What we aren't going to be doing in the years ahead is running around offering special deals for failing businesses because that's not the way to get the economy right in the long run. The way to get the economy right in the long run is to get taxes down, to get regulation down, to have a stable, consistent approach by government to business so you don't have sovereign risk issues. That's the way forward because that will unlock the creativity of the Tasmanian people.

QUESTION:

Can I ask a really brief follow up? Just quickly, I was wondering if you could tell me what kind of timeframe you're looking at for that kind of structural reform, because I'm sure that those growers impacted are keen to know when those costs will come down?

PRIME MINISTER:

Well, the carbon tax can be off before Christmas – or at least we can have the certainty of the carbon tax coming off before Christmas – if Bill Shorten would be prepared to respect the mandate of the people to the Government at the election. I mean, the best Christmas present that Bill Shorten could give the manufacturers and the workers and the households of Australia would be to let the carbon tax repeal legislation go through the Parliament and that way, from the 1st of July next year, everyone’s power will come down come in price; everyone's power will come down in price. The average household bill will come down by about $150 and obviously businesses like Simplot would have a massive reduction in their power costs.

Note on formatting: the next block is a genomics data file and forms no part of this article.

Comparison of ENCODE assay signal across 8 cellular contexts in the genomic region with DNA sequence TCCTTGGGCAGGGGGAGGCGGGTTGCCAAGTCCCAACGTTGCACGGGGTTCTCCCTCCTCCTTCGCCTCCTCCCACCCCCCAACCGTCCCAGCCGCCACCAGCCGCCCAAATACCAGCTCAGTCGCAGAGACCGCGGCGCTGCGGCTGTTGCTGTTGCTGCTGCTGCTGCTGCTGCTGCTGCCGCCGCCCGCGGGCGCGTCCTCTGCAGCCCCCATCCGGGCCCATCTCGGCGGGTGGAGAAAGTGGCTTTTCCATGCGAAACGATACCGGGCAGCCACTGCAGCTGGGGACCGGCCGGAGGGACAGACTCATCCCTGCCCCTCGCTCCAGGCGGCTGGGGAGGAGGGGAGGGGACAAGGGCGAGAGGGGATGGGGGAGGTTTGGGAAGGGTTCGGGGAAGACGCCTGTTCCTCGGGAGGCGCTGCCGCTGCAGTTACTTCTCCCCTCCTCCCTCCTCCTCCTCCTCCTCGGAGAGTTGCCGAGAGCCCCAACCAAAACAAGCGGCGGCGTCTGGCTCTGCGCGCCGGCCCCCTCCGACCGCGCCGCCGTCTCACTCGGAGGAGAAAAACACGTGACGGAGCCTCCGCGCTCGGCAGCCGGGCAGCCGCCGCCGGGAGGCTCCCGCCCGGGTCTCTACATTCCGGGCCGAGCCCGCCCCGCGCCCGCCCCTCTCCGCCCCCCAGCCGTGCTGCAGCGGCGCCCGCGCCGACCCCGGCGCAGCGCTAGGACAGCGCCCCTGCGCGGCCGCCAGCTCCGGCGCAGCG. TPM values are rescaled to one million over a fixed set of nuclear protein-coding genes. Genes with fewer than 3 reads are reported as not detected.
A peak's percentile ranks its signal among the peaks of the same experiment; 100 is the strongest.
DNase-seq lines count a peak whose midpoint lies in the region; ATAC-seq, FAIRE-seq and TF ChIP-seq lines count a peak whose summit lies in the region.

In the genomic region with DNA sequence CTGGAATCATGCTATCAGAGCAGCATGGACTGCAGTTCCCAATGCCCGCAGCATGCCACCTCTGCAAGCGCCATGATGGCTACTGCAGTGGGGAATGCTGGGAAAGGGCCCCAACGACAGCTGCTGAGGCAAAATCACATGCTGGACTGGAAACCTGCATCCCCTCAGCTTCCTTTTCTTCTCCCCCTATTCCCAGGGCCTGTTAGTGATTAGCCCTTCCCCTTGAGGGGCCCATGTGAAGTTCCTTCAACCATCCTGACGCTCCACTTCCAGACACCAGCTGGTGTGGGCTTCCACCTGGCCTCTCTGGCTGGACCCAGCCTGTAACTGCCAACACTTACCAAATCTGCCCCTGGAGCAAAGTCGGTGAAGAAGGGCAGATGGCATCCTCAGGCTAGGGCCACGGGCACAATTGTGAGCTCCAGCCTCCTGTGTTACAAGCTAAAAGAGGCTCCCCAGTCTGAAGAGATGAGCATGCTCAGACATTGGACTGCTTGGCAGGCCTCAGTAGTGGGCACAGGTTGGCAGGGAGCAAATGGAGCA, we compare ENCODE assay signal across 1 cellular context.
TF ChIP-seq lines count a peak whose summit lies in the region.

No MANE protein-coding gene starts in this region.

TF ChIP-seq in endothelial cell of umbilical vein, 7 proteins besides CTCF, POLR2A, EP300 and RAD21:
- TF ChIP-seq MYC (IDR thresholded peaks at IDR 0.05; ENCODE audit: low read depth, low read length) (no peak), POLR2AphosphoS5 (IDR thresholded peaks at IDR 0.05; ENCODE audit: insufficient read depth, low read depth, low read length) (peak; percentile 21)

QUESTION:

Labor promised $5 million in RDA funding for the Hobart Show Ground and $1 million for Streetscape projects which apparently wasn’t contingent on the election outcome. What's happened with that money?

PRIME MINISTER:

Well, I'm sure that that is correct. What we said was with all of those projects that were funded out of programmes associated with the mining tax, because we were abolishing the mining tax we would abolish the programmes and the funding associated with it, unless we specifically committed to it ourselves.